Hopping to Hope

May 23, 2017

Throughout Panama, a silent extinction is occurring. Dozens of frog and toad species have already been driven to extinction by chytridiomycosis, the world’s most lethal amphibian disease. Fortunately, amphibian conservationists and the greater zoo community have not been sitting idly by.

Caused by the chytrid fungus, this disease is responsible for having caused amphibian population declines in North, South and Central America, Australia, Europe, Africa and more. But in Panama, a ray of hope in the form of the Atelopus limosus has been released back out into the wild.

Jeff Baughman, Cheyenne Mountain Zoo’s Conservation Coordinator, was instrumental in the release, which was done in partnership with the Panama Amphibian and Rescue Conservation (PARC) Project, a program Cheyenne Mountain Zoo helped found.

Not only is CMZoo a founding partner for PARC, Baughman and other CMZoo staff have provided instrumental leadership to get the project at a point where the project can allow releases to happen. CMZoo staff assist with field expeditions and surveys, development of education programs and provide veterinary and husbandry support in Panama. This contribution has resulted in developing long-term security for Panama’s biodiversity.

PARC is truly an ark for amphibians. They partner with conservation organizations around the world to ensure the global survival of amphibians – focusing on those that can no longer be safeguarded in nature. In eastern Panama, there are 30 amphibian species that have been identified by PARC as rescue priorities.

This time, Baughman was on hand to release 90 of the Atelopus limosus, a native species more commonly known as the Limosa harlequin frog. A few years prior, only a handful of the species remained in existence.

“They’re very lucky and have a second chance,” Baughman explained. “It was nearly extinct, so we pulled the remaining few out of the wild to try and save the species.”

Baughman said conserving this particular species was difficult, as its numbers were so low. He said ideally conservationists aim to collect at least 20 males and 20 females of a species in order to generate greater genetic diversity in their offspring, yet there were so few of the Atelopus limosus collected during the first few expeditions and, their goal became simply to save it.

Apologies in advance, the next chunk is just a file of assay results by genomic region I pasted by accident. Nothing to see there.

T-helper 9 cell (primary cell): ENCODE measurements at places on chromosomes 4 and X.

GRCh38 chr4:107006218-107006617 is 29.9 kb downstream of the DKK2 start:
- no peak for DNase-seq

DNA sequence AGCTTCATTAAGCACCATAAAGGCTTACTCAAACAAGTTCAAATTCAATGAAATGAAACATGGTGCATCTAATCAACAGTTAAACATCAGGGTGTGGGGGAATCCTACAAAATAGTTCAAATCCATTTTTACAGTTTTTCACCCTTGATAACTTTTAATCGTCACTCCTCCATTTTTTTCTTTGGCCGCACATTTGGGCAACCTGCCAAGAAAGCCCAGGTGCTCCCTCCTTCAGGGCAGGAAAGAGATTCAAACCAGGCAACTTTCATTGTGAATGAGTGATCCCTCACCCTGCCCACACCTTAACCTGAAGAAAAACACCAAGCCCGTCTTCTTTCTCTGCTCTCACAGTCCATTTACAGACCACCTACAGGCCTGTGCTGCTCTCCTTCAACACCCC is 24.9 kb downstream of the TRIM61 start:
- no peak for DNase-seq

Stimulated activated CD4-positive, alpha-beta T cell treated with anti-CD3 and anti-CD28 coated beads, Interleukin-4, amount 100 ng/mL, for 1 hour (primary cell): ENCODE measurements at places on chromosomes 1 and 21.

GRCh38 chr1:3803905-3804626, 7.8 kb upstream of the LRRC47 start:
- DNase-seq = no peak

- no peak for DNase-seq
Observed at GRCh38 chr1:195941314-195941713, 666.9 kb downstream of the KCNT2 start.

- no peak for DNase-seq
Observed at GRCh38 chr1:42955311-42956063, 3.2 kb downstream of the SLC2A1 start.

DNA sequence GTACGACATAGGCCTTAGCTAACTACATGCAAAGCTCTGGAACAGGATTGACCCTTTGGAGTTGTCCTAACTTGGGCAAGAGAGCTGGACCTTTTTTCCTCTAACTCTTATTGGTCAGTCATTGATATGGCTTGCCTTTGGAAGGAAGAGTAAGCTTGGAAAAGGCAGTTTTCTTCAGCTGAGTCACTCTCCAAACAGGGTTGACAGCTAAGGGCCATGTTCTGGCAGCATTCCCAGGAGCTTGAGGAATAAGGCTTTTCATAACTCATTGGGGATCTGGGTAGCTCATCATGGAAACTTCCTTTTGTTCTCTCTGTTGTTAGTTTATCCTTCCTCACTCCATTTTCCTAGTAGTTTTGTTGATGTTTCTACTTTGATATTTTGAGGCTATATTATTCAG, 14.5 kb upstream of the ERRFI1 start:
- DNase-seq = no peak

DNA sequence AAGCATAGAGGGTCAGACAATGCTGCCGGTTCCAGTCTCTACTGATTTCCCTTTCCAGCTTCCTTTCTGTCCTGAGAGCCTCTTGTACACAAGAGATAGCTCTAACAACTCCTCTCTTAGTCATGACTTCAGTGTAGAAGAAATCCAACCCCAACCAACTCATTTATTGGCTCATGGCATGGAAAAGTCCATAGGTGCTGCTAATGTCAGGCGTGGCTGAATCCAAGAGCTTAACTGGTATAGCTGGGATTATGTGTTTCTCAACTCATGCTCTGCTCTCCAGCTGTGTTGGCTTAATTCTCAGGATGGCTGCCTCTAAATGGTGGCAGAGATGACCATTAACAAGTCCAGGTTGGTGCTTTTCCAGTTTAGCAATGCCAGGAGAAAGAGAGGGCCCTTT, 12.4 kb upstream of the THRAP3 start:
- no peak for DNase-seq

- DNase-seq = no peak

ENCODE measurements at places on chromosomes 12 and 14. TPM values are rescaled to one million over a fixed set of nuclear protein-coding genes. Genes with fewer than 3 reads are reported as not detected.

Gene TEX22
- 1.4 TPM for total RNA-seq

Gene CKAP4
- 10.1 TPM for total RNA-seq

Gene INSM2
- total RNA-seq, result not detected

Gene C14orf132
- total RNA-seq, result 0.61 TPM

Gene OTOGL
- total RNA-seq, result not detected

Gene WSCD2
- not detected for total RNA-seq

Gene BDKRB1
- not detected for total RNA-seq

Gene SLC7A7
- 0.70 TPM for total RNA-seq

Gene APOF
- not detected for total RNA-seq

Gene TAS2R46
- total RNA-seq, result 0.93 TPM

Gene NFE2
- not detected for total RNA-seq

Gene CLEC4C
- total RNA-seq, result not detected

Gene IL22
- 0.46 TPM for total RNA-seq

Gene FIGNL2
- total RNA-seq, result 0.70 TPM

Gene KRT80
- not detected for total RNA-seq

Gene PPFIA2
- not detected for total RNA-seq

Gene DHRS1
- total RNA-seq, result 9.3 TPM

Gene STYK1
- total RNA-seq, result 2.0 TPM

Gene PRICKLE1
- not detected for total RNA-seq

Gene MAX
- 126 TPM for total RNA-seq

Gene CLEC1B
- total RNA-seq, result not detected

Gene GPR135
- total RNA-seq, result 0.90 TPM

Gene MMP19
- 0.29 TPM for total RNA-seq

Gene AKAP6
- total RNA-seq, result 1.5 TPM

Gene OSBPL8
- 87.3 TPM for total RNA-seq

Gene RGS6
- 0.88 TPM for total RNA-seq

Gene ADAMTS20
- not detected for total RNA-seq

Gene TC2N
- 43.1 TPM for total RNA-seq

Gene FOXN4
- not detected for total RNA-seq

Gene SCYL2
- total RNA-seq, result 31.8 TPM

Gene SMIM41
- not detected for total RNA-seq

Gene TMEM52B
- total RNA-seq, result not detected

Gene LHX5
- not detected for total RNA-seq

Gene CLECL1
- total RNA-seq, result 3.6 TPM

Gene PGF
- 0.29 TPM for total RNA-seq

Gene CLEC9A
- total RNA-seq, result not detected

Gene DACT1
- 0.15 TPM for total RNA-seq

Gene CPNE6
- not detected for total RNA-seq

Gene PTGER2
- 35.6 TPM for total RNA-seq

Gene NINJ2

“We didn’t know how many other nearby sites would still have the limosus present. Time was ticking fast,” Baughman said.

The frogs were treated for the chytrid in an anti-fungal bath when they were first brought into the facility. Additionally, biosecurity is extremely important at the PARC facility. Scientists and workers disinfect any equipment or supplies that may have come into contact with the fungus, and remove shoes every time when entering the building. Baughman said humans could bring chytrid into the facility, so these precautions are necessary and crucial.

Baughman said the idea of releasing the species at lower elevations is interesting to the PARC scientists and others involved in the project because chytrid is less stable at areas that are warmer throughout the year. They released all of the frogs at the same location – within the lowland habitat, where temperatures are higher. They’re hopeful the released frogs will be able to self-treat if they happen to contract the disease again, as they’ll be in a warmer climate.

“The best case scenario we can hope for is that they survive and successfully reproduce,” Baughman said. “Even if this release trial isn’t successful this time, the information that is being collected will help not only this project, but many other amphibian programs throughout the world.”

The frogs will be tracked daily through July. There are a few frogs that have radio telemetry transmitter belts. They also have two forms of visible implant elastomer (VIE) markings for easier tracking. There are colored tags that are visible externally and are made up of a two-part elastomer material. One is an elastomer liquid that is injected into tissue with a hypodermic syringe and allows scientists to see the tags through a thin part of the frog’s skin. Within hours or days, the elastomer converts into a pliable solid and maintains the pigment in a well-defined mark, without damaging surrounding tissue or the animal.

“Think of it like a tiny fluorescent tattoo that can easily be seen under a black light,” he said.

Baughman traveled to Panama for the release itself, but also to help with the setup leading up to the release. Identifying and processing the animals took quite a bit of time, as did preparing and securing the actual release site.

There are currently 13 critically endangered frog species in human care at PARC. Baughman is hopeful for future releases for those species, as well.

Frogs are indicator animals, says Baughman. This means that if they were to go extinct in Central America, people would start to see a ripple effect caused by their absence.

“For example, you might start to see algae overgrowing in ponds, lakes and streams because there’d be no tadpoles to feed on it. That in turn would lead the PH and water chemistry to be off, so other species locally would start to suffer. Then unbalanced water would end up as runoff in the ocean and affect the species there.”

“It’s like a game of Jenga,” he explained. “You can pull one block here and there and the structure is still standing, but you’ll finally pull the one block that makes the whole thing collapse. Our ecosystem is such a delicate balance.”

To learn more about Panamanian frog conservation, please visit: http://amphibianrescue.org/